2. Learn New Skills — As a DBA or developer, we are permanently busy in our roles. Whether it’s planning meetings or being on-call, IT support is a very demanding job. Recommendations for skills to focus on in 2019, include: Kubernetes, containers, and cloud computing

3. Test Your Backups — All my customers should validate their backups via testing. It is not enough to just ensure yor backups are running successfully; you need to make sure that you can restore those backups. Wwe ran into a case where a customer had what they thought were good backups, but they were unable to restore them due to some corruption in the file.

4. Patch Your Databases —  A recent outage may have caused been by customer running a release-to-manufacturing (RTM) version of SQL Server 2016. While we think of SQL Server 2016 as a modern release of the platform, Microsoft has already released two service packs, as well as a couple of cumulative updates to SP2. That is a lot of improvements, bug fixes and added features that can cause outages in the worst cases, but can hopefully make your job managing SQL Server easier.

5. Check Your Databases — Consistency checks (a.k.a. DBCC CHECKDB) is a critical part of your data protection strategy. You should be running consistency checks at least as frequently as your backup retention policy. If you keep your backups for seven days, you should have a consistency check frequency of every six days. SQL Server will happily back up a corrupt database, so you could be backing up the corruption problem you have.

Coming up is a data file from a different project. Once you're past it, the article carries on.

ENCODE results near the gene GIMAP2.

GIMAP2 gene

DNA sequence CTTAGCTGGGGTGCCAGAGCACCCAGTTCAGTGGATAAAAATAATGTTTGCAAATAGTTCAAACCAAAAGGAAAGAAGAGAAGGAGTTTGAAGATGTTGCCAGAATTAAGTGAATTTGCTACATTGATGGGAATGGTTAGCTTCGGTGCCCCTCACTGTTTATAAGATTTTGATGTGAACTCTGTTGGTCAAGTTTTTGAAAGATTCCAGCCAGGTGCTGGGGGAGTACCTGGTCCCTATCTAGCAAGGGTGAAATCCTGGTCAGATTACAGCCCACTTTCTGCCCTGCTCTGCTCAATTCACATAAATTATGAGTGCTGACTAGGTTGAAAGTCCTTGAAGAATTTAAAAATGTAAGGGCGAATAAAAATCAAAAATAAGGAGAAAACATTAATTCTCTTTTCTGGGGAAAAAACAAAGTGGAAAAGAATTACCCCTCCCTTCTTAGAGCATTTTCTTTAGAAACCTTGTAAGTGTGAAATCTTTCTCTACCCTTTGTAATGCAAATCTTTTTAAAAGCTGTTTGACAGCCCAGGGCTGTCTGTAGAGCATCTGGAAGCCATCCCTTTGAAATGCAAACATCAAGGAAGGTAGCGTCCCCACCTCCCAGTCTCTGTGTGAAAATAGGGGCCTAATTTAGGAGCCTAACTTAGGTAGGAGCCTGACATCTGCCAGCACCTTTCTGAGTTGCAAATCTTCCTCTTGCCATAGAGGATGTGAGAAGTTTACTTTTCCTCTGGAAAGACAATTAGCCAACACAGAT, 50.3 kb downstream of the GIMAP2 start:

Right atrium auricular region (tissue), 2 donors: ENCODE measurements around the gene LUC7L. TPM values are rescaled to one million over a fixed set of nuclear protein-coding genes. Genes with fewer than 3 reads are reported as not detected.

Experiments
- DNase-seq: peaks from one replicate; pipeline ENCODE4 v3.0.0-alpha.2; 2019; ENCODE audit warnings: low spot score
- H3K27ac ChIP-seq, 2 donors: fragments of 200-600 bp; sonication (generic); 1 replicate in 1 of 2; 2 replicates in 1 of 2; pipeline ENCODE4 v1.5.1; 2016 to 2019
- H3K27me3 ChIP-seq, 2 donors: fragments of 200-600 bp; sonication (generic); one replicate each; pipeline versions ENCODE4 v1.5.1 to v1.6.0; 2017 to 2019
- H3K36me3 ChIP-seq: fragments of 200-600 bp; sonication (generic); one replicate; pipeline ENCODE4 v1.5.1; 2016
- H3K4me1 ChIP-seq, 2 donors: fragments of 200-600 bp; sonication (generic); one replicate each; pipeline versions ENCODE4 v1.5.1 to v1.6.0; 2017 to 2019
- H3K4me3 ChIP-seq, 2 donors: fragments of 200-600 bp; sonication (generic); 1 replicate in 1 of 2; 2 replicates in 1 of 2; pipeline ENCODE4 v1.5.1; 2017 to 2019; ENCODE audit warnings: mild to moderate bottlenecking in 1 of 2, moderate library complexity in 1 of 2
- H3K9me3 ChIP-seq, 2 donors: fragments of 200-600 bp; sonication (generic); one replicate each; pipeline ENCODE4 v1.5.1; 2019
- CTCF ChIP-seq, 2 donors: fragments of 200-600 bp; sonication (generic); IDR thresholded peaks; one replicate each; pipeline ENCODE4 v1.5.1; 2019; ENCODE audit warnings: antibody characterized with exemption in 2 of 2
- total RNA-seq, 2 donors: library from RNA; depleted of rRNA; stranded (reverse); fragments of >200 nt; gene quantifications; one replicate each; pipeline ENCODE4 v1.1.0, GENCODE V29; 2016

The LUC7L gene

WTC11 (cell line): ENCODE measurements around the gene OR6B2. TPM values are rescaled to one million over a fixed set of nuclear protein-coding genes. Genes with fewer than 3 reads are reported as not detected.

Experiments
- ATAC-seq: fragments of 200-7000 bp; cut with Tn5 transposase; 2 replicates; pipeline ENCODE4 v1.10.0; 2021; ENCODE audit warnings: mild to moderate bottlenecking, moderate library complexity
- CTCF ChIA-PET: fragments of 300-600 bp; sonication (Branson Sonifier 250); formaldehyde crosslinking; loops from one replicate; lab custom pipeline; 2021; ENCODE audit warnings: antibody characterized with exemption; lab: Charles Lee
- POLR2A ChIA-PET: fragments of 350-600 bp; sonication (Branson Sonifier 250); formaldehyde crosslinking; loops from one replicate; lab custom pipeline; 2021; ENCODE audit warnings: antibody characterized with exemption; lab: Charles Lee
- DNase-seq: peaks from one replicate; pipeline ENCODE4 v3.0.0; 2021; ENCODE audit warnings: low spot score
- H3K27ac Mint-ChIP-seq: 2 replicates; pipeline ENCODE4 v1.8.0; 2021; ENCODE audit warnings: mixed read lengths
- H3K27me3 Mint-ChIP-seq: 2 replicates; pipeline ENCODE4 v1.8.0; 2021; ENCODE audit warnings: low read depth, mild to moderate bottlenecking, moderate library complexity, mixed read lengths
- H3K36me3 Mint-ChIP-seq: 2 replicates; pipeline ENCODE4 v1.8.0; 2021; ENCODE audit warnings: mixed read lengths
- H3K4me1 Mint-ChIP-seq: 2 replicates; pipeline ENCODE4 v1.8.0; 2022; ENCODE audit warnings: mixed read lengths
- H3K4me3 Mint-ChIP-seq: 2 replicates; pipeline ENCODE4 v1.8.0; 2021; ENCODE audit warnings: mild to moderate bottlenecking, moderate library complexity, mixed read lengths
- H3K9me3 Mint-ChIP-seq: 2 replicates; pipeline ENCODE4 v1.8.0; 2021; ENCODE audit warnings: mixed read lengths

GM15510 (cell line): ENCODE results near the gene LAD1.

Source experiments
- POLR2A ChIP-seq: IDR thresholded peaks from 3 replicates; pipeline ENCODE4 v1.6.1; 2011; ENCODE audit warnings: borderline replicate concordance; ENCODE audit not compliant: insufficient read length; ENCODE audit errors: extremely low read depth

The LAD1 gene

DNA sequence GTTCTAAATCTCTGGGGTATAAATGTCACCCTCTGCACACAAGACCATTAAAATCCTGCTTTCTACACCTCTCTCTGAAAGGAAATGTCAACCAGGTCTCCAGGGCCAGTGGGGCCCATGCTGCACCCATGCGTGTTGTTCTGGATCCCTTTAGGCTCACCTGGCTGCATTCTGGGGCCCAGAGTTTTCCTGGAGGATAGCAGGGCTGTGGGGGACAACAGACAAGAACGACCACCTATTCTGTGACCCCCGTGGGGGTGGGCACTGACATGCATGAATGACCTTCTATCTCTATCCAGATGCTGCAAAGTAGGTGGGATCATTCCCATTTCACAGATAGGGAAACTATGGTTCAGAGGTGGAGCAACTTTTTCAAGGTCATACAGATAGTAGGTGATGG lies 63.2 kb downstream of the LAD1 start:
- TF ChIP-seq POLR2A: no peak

Microsoft – Top 10 stories of 2018 from Redmond Magazine

Below are the top 10 Microsoft story links for 2018 highlighted by Redmond Magazine

https://redmondmag.com/articles/2018/12/20/top-10-microsoft-headlines-of-2018.aspx

10. Microsoft Pulls July .NET Framework Patches Following App Failures

9. Microsoft Signals the End for OneNote Desktop Application

8. Skype for Business Server 2019 Will Have a Standard Edition

7. Microsoft Admits July 10 Patches Caused Skype and Exchange Server Problems

6. Windows Server 2019 Product Scheduled To Arrive This Year

5. Microsoft Teams To Get Expanded Guest Access for External Users

4. Windows Server 2019 Now Commercially Available, But Hardware Lags

3. Microsoft Releases Windows 10 Version 1809

2. Gates Still Working Behind the Scenes at Microsoft

1. How To Get Windows 10 April Update Version 1803

Windows 10 – the last forever version of Windows

With WIN10, Microsoft changed the Windows product model to become a “forever O/S” as shared below.  IOW – we will likely not see a Windows 11 in the future.  Instead, new innovation will be placed in the semi-annual releases, rather than need to physically purchase & upgrade to a new O/S.  There are still a huge # of WIN7 PCs that must be migrated to WIN10 in one year (as 01/11/2020 will be last security update offered)

https://redmondmag.com/blogs/scott-bekker/2019/01/windows-10-microsofts-forever-os.aspx

What may be most important about this latest desktop share milestone, though, is that it could be the last shift of this type. Windows OS migrations have been a staple project in the IT industry for decades — Windows 95 to Windows 98, Windows 98 to Windows 2000, Windows 98 to Windows XP, and on and on and on. The project has come up like clockwork every three or four years. Windows 10 was famously called “the last version of Windows” by Microsoft developer evangelist Jerry Nixon. A better way to think of it may be as the “forever version of Windows.”

A relic, thankfully, is the industry-wide, all-hands-on-deck situations of the old Windows update cycle with ISVs and OEMs all creating new versions of their PCs, applications and drivers, and partners and IT departments testing them all out at once and trying to get them fixed in the first service pack. Another upside could be a more secure Internet, where aging security flaws can’t continuously be exploited because connected consumer machines are automatically updated for free, reducing everyone’s risk.

For the 39.22 percent or so of users at home and in organizations who have migrated to the forever OS, congratulations. All of that migration drama is behind you. If you’re in the process of a migration project or planning one, take heart — this should be the last of its kind.